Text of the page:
Researchers Use Artificial Intelligence to Determine Extent of Damage in Kidney Disease

Chronic kidney disease (CKD) is caused by diabetes and hypertension. In 2017, the global prevalence of CKD was 9.1 percent, which is approximately 700 million cases. Chronic kidney damage is assessed by scoring the amount of interstitial fibrosis and tubular atrophy (IFTA) in a renal biopsy sample. Although image digitization and morphometric (measuring external shapes and dimensions) techniques can better quantify the extent of histologic damage, a more widely applicable way to stratify kidney disease severity is needed.

Now, BUSM researchers have developed a novel Artificial Intelligence (AI) tool to predict the grade of IFTA, a known structural correlate of progressive and chronic kidney disease.

“Having a computer model that can mimic an expert pathologist’s workflow and assess disease grade is an exciting idea because this technology has the potential to increase efficiency in clinical practices,” explained corresponding author explained corresponding author Vijaya B. Kolachalama, PhD, assistant professor of medicine.

Typical workflow by the pathologist on the microscope involves manual operations such as panning as well as zooming in and out of specific regions on the slide to evaluate various aspects of the pathology. In the ‘zoom out’ assessment, pathologists review the entire slide and perform ‘global’ evaluation of the kidney core. In the ‘zoom in’ assessment, they perform in-depth, microscopic evaluation of ‘local’ pathology in the regions of interest.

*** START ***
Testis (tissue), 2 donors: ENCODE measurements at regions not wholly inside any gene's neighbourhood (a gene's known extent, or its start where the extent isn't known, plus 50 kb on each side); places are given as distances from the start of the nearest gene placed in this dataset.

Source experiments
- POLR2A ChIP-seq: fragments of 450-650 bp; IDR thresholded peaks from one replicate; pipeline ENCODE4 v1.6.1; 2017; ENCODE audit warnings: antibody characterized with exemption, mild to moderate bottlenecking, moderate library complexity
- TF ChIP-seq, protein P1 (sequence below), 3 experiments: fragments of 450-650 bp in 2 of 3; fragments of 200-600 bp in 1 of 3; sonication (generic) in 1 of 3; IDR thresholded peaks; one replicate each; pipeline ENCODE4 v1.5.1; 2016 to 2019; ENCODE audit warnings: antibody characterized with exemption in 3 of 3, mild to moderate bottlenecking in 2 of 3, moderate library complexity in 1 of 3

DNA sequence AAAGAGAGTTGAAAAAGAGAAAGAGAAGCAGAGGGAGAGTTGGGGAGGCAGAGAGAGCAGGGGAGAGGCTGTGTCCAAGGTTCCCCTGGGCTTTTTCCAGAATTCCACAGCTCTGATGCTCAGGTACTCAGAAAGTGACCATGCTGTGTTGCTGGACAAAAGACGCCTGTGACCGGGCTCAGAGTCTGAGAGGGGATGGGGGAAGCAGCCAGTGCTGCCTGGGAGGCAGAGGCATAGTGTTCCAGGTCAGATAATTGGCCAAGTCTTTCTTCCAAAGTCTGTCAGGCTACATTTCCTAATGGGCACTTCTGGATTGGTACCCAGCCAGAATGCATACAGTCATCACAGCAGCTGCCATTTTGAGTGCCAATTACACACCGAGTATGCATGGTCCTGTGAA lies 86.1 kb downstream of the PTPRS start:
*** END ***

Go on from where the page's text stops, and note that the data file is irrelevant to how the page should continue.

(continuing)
An international team of five practicing nephropathologists independently determined IFTA scores on the same set of digitized human kidney biopsies using a web-based software (PixelView, deepPath Inc.). Their average scores were taken as a reference estimate to build the deep learning model. To emulate the nephropathologist’s approach to grading the biopsy slides under a microscope, the researchers used AI to incorporate patterns and features from sub-regions (or patches) of the digitized kidney biopsy image as well as the entire (global) digitized image to quantify the extent of IFTA. Through this combination of patch-level and global-level data, a deep learning model was designed to accurately predict IFTA grade.

When validated, Kolachalama believes AI models that can automatically score the extent of chronic damage in the kidney can serve as second opinion tools in clinical practices. “Eventually, it may be possible to use this algorithm to study other organ-specific pathologies focused on evaluating fibrosis. Such methods may hold the potential to give more reproducible IFTA readings than readings by nephropathologists,” he adds.

These findings appear online in the American Journal of Pathology.

Funding for this study was provided in part by the Karen Toffler Charitable trust, the American Heart Association (17SDG33670323 & 20SFRN35460031), the Hariri Institute for Computing and Computational Science & Engineering and Digital Health Initiative at Boston University and the National Institutes of Health (R21-CA253498) to VBK.